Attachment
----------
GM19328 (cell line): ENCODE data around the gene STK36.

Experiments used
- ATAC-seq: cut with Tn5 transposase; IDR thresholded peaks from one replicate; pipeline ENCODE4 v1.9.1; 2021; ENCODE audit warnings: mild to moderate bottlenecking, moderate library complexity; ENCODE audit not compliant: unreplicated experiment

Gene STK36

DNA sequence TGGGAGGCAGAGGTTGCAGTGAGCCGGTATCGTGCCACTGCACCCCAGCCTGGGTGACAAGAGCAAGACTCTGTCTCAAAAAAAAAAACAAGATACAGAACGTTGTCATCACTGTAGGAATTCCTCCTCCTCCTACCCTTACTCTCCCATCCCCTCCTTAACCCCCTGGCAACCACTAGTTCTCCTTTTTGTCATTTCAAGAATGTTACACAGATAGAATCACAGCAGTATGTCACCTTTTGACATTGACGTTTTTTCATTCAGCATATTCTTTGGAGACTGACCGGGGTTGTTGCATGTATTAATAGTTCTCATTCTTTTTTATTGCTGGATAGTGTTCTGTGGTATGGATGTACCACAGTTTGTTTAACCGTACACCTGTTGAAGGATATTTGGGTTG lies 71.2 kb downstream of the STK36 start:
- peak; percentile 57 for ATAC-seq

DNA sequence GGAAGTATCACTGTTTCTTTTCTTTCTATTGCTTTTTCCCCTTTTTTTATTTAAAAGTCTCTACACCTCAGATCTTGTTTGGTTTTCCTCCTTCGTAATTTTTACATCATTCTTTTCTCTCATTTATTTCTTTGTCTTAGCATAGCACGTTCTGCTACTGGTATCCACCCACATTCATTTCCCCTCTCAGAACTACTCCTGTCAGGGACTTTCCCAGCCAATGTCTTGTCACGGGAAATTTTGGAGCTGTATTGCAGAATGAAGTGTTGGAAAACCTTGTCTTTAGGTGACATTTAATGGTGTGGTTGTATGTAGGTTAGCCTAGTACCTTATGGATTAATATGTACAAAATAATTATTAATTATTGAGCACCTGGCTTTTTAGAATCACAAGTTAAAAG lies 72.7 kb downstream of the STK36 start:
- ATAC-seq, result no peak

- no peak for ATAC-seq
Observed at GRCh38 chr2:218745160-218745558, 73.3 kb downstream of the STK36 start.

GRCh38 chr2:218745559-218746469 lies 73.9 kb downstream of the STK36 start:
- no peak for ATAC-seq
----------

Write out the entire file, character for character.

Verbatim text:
GM19328 (cell line): ENCODE data around the gene STK36.

Experiments used
- ATAC-seq: cut with Tn5 transposase; IDR thresholded peaks from one replicate; pipeline ENCODE4 v1.9.1; 2021; ENCODE audit warnings: mild to moderate bottlenecking, moderate library complexity; ENCODE audit not compliant: unreplicated experiment

Gene STK36

DNA sequence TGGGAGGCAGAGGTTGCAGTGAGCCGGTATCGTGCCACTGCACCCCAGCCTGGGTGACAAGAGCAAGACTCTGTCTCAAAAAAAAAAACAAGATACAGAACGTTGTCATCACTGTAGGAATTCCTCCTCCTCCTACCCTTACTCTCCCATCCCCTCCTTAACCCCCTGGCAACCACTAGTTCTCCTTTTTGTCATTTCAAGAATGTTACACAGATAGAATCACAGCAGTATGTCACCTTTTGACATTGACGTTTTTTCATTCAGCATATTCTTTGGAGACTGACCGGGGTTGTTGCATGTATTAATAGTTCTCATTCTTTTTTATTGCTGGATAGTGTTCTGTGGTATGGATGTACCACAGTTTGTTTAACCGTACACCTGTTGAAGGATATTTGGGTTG lies 71.2 kb downstream of the STK36 start:
- peak; percentile 57 for ATAC-seq

DNA sequence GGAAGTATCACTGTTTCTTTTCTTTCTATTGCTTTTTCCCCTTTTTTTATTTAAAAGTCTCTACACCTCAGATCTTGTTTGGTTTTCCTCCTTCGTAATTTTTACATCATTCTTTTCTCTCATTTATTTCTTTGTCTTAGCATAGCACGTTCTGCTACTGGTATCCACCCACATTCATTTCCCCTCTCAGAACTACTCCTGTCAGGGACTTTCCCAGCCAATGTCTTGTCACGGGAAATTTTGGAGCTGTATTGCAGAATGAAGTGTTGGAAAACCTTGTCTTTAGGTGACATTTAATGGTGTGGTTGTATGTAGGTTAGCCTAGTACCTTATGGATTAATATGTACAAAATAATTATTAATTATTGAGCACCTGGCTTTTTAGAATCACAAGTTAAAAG lies 72.7 kb downstream of the STK36 start:
- ATAC-seq, result no peak

- no peak for ATAC-seq
Observed at GRCh38 chr2:218745160-218745558, 73.3 kb downstream of the STK36 start.

GRCh38 chr2:218745559-218746469 lies 73.9 kb downstream of the STK36 start:
- no peak for ATAC-seq